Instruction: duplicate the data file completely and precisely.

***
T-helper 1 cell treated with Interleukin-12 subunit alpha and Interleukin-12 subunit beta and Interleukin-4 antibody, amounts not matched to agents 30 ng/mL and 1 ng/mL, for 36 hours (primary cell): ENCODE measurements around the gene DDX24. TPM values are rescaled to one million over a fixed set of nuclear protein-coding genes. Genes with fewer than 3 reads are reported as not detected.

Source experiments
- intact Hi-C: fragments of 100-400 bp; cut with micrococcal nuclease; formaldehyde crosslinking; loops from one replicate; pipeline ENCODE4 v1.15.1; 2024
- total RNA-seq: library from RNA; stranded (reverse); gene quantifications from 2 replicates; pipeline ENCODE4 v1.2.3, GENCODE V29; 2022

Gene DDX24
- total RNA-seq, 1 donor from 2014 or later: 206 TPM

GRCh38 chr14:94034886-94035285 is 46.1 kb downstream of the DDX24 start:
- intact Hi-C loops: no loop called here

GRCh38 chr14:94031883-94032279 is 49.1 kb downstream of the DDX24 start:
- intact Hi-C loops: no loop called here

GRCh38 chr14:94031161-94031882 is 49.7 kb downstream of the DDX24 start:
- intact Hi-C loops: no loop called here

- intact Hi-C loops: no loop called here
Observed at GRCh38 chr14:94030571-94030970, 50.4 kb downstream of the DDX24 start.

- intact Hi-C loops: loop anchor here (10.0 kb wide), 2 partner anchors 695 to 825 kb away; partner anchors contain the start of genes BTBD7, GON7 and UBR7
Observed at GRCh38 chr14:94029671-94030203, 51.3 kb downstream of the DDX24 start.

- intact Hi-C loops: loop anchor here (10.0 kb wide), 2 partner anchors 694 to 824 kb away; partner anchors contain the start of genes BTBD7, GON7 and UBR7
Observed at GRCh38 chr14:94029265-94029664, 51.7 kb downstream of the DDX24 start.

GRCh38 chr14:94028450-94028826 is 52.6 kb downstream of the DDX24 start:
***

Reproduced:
T-helper 1 cell treated with Interleukin-12 subunit alpha and Interleukin-12 subunit beta and Interleukin-4 antibody, amounts not matched to agents 30 ng/mL and 1 ng/mL, for 36 hours (primary cell): ENCODE measurements around the gene DDX24. TPM values are rescaled to one million over a fixed set of nuclear protein-coding genes. Genes with fewer than 3 reads are reported as not detected.

Source experiments
- intact Hi-C: fragments of 100-400 bp; cut with micrococcal nuclease; formaldehyde crosslinking; loops from one replicate; pipeline ENCODE4 v1.15.1; 2024
- total RNA-seq: library from RNA; stranded (reverse); gene quantifications from 2 replicates; pipeline ENCODE4 v1.2.3, GENCODE V29; 2022

Gene DDX24
- total RNA-seq, 1 donor from 2014 or later: 206 TPM

GRCh38 chr14:94034886-94035285 is 46.1 kb downstream of the DDX24 start:
- intact Hi-C loops: no loop called here

GRCh38 chr14:94031883-94032279 is 49.1 kb downstream of the DDX24 start:
- intact Hi-C loops: no loop called here

GRCh38 chr14:94031161-94031882 is 49.7 kb downstream of the DDX24 start:
- intact Hi-C loops: no loop called here

- intact Hi-C loops: no loop called here
Observed at GRCh38 chr14:94030571-94030970, 50.4 kb downstream of the DDX24 start.

- intact Hi-C loops: loop anchor here (10.0 kb wide), 2 partner anchors 695 to 825 kb away; partner anchors contain the start of genes BTBD7, GON7 and UBR7
Observed at GRCh38 chr14:94029671-94030203, 51.3 kb downstream of the DDX24 start.

- intact Hi-C loops: loop anchor here (10.0 kb wide), 2 partner anchors 694 to 824 kb away; partner anchors contain the start of genes BTBD7, GON7 and UBR7
Observed at GRCh38 chr14:94029265-94029664, 51.7 kb downstream of the DDX24 start.

GRCh38 chr14:94028450-94028826 is 52.6 kb downstream of the DDX24 start: